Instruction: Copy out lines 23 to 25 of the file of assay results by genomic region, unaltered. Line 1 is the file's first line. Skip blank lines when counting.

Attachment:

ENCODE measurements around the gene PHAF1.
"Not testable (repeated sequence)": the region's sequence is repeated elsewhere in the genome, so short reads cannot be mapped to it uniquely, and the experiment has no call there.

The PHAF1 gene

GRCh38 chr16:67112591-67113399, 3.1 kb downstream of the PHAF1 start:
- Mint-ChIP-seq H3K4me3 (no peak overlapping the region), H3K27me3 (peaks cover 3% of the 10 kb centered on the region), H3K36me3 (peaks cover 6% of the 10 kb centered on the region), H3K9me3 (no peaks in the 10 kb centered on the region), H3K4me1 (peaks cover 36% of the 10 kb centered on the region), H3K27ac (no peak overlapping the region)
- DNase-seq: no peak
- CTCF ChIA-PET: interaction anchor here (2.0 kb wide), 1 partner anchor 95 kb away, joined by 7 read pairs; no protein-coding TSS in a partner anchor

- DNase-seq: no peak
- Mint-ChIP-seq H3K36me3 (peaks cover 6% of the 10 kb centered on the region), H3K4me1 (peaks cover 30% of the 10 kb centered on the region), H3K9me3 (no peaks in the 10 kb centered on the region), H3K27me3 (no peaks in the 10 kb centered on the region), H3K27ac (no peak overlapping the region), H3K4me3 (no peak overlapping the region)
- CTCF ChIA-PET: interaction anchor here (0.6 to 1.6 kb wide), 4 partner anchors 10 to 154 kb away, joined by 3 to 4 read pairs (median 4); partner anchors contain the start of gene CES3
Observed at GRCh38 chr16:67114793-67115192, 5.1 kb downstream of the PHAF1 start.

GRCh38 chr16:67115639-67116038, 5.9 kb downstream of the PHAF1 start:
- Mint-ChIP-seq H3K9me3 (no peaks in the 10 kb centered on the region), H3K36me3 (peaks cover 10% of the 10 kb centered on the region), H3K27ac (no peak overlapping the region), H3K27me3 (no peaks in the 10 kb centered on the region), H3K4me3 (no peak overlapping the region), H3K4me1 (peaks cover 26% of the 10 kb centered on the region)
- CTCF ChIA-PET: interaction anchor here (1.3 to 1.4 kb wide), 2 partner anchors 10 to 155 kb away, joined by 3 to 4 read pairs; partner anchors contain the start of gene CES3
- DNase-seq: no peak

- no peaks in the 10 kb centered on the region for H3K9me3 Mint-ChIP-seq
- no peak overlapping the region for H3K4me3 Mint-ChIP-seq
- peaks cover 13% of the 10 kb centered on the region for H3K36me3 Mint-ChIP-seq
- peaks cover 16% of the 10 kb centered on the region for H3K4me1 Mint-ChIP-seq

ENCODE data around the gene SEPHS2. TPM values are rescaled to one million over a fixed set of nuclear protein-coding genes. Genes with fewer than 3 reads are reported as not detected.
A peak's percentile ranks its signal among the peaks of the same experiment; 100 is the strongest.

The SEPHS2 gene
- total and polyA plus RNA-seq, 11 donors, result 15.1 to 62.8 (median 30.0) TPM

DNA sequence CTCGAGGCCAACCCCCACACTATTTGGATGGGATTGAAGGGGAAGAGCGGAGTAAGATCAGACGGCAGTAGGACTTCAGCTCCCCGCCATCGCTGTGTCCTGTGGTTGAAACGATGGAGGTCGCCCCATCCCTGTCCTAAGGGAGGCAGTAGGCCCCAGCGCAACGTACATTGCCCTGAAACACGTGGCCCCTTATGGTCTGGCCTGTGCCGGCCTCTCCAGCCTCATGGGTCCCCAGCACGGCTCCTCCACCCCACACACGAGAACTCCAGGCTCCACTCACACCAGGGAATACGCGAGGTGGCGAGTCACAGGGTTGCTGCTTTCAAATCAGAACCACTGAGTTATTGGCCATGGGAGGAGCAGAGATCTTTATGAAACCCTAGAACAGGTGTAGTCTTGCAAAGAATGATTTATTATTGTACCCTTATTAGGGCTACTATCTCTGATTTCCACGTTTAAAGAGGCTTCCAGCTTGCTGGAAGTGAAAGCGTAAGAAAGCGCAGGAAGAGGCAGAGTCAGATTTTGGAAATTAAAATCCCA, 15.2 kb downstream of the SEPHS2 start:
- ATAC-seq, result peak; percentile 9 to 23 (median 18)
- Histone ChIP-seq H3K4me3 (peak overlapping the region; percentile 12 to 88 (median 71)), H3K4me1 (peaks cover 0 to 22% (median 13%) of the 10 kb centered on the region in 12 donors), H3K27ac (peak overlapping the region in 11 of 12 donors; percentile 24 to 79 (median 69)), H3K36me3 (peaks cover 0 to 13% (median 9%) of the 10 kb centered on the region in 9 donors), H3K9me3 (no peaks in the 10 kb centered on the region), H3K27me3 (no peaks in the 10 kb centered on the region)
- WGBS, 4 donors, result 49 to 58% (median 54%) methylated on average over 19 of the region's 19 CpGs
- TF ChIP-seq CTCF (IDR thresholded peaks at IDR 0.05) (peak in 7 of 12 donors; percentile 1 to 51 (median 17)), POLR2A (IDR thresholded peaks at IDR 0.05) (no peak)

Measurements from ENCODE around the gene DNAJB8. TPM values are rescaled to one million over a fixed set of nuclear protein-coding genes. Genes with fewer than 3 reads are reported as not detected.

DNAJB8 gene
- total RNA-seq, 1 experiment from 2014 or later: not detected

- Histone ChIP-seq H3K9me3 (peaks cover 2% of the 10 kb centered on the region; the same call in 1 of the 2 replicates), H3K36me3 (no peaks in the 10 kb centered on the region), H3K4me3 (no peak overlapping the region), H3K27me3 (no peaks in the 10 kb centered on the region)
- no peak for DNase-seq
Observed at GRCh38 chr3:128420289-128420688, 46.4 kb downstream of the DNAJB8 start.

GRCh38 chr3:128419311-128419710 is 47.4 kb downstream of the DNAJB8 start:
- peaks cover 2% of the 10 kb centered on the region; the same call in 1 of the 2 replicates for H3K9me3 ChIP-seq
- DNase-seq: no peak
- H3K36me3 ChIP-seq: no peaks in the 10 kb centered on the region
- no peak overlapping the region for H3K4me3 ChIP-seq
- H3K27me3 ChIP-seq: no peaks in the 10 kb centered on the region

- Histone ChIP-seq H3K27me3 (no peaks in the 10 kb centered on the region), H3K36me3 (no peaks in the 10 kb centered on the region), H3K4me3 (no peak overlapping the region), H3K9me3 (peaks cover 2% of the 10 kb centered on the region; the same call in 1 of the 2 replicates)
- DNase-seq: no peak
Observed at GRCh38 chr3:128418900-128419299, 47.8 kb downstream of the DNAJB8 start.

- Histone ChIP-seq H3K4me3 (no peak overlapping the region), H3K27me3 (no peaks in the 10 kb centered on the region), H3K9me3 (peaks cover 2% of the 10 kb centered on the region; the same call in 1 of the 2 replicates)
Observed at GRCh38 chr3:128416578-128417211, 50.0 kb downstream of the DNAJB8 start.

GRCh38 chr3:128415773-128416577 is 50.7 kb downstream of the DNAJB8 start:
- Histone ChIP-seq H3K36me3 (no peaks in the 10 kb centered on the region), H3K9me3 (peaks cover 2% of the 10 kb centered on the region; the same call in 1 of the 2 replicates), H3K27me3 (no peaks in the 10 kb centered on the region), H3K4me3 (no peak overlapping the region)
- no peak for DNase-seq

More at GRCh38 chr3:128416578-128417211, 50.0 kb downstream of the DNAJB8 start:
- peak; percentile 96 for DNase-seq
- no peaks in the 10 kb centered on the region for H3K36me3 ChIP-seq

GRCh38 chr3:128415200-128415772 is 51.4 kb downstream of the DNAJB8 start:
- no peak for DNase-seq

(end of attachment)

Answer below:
- total and polyA plus RNA-seq, 11 donors, result 15.1 to 62.8 (median 30.0) TPM

DNA sequence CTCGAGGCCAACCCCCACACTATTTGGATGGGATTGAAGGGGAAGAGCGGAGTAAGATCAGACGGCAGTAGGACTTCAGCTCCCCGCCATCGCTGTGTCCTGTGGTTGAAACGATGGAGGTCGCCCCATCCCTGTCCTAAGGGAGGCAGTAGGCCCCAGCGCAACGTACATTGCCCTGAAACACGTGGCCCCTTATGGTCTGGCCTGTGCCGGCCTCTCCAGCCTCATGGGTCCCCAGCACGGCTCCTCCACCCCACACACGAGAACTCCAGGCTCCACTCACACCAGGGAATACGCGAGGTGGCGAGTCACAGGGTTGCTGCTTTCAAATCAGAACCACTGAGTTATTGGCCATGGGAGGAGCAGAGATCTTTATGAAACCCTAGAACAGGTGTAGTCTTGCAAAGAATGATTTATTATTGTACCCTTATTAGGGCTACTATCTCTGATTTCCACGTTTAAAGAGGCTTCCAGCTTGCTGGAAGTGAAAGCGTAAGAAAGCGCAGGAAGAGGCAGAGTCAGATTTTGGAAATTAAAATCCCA, 15.2 kb downstream of the SEPHS2 start:
- ATAC-seq, result peak; percentile 9 to 23 (median 18)